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Suppose $\sqrt6 = \frac pq$ where $p$ and $q$ have no common factors.

$$6 = \frac {p^2}{q^2}$$

$$6p^2 = q^2$$

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So $q^2$ and therefore $q$ is divisible by $6$.

$$p^2 = \frac {q^2}{6}$$

So $p^2$ and therefore $p$ is divisible by $6$.

S0, $p$ and $q$ have a common factor $6$. Contradiction.

Therefore $\sqrt6$ is irrational.

Does the proof work?

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As others have pointed out, it is important to justify that $6 \mid q^2 \Rightarrow 6\mid q$. And it isn’t totally clear from your proof.

I suggest the following.

First show that $\sqrt{6}$ is not an integer. It’s not difficult to do that. Since $4<6<9$, it follows that $2<\sqrt{6}<3$ and that means that $\sqrt{6}$ is not an integer.

*Now* assume that $\sqrt{6}$ is a rational number, $\frac{p}{q}$ where $p$ and $q$ are co-prime positive integers and $q>1$.

Now you can write

$$6=\frac{p^2}{q^2}$$

$$\Rightarrow 6q=\frac{p^2}{q}$$

It is clear that the left hand side is an integer. But the right hand side isn’t since $p^2$ and $q$ share no common factors.

So this equality can not hold. And $\sqrt{6}$ can not equal $\frac{p}{q}$.

So it has to be an irrational number.

There’s an incredibly short proof of this if you know the rational root theorem. Just notice that $\sqrt{6}$ is a root of the monic polynomial $x^2-6$. The proof is almost immediate.

EDIT: Here’s a messy justification of why $q$ does not divide $p^2$. Let $p=\prod {p_i}^{x_i}$ and $q=\prod {p_j}^{y_j}$ such that $x_i$ and $y_j$ are positive integers. This notation is incredibly informal but it gets the message across.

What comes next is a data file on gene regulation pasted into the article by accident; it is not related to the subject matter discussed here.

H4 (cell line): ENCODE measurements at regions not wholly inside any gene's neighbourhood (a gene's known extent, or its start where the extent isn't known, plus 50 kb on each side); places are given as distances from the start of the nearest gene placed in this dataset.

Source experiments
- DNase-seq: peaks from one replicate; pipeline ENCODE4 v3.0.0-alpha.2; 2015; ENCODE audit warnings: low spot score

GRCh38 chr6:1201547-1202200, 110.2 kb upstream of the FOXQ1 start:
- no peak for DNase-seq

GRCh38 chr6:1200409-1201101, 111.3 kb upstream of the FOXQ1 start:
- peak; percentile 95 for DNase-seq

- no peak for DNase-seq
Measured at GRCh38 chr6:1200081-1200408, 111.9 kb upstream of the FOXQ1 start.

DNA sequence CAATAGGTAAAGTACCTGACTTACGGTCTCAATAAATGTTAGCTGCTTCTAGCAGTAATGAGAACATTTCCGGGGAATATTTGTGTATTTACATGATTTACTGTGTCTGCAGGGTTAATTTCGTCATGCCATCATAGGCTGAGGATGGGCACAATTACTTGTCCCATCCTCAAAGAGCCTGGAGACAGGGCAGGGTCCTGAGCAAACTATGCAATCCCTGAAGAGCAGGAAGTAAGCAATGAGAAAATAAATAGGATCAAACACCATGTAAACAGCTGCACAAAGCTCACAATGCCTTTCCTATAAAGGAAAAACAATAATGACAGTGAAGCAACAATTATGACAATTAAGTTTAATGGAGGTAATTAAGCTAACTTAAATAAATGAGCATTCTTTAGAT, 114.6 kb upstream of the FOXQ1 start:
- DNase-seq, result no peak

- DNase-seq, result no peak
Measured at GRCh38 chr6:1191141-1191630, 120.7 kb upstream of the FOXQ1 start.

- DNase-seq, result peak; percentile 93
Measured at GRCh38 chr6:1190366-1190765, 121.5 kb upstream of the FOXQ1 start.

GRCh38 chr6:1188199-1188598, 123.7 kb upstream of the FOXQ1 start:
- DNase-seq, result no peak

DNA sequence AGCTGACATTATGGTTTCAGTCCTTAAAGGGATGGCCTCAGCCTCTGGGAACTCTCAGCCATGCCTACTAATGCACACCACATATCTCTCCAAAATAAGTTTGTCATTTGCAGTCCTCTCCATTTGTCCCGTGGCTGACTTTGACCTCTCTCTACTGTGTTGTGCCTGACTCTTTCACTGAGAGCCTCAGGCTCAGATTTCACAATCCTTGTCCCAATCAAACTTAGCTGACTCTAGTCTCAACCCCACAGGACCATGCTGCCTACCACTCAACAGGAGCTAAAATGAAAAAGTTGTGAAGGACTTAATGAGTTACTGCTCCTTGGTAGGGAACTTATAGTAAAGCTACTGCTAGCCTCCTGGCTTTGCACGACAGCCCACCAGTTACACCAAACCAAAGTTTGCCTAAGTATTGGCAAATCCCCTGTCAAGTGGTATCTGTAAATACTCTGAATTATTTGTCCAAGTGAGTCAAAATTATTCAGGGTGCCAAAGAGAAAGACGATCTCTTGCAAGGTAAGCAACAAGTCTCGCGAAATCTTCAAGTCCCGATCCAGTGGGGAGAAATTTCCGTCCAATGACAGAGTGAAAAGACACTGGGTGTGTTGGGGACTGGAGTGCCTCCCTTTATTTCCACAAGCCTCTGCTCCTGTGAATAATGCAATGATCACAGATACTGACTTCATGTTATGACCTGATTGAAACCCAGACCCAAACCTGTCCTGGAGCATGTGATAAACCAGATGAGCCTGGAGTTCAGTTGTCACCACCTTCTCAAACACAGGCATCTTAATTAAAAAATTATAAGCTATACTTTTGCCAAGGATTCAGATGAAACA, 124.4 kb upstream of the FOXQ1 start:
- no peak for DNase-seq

Now since $p$ and $q$ are co-prime, $p_i\neq p_j$ for any $i$ & $j$. Now $p^2=\prod {p_i}^{2{x_i}}$. Notice that $p^2$ has the same prime divisors as $p$. Since $p$ and $q$ share no common prime factors, it follows that $p^2$ and $q$ share no common prime factors.

That means $q\nmid p^2$.

Using the prime factorization theorem (every positive integer has a unique prime factorization), we can write, for any rational number $r$:

$$

r = {p\over q} = {{2^{a_1}\cdot 3^{a_2}\cdot 5^{a_3} …} \over {2^{b_1}\cdot 3^{b_2}\cdot 5^{b_3} …}}

= {2^{c_1} \cdot3^{c_2}\cdot 5^{c_3} …}

$$

where $a_i$ and $b_i$ are non-negative integers, and $c_i = a_i – b_i$ are integers (possibly negative). Since the factorizations of $p$ and $q$ are unique, the factorization of $r$ must also be unique.

Thus:

$$

r^2 = 2^{2 c_1}\cdot 3^{2 c_2} \cdot5^{2 c_3}…

$$

If $r^2 = 6 = 2^1\cdot3^1$, then we have $2c_1 = 1$ and $2c_2 = 1$. This is impossible.

This technique generalizes to any number that has any prime factor an odd number of times. It also generalizes to other roots. For example: $^3\sqrt 4$.

If you don’t mind using some stronger weapons, then Eisenstein’s criterion can help.

Choose $p=2$ and take the polynomial $1x^2+0x-6$. Since

$$2\not\mid1 ,\quad 2\mid0 ,\quad 2\mid -6 ,\quad 2^2\not\mid-6 ,$$

we have that the polynomial is irreducible. It has $\sqrt6$ as a root. Therefore $\sqrt6$ is quadratic algebraic and not linear (=rational).

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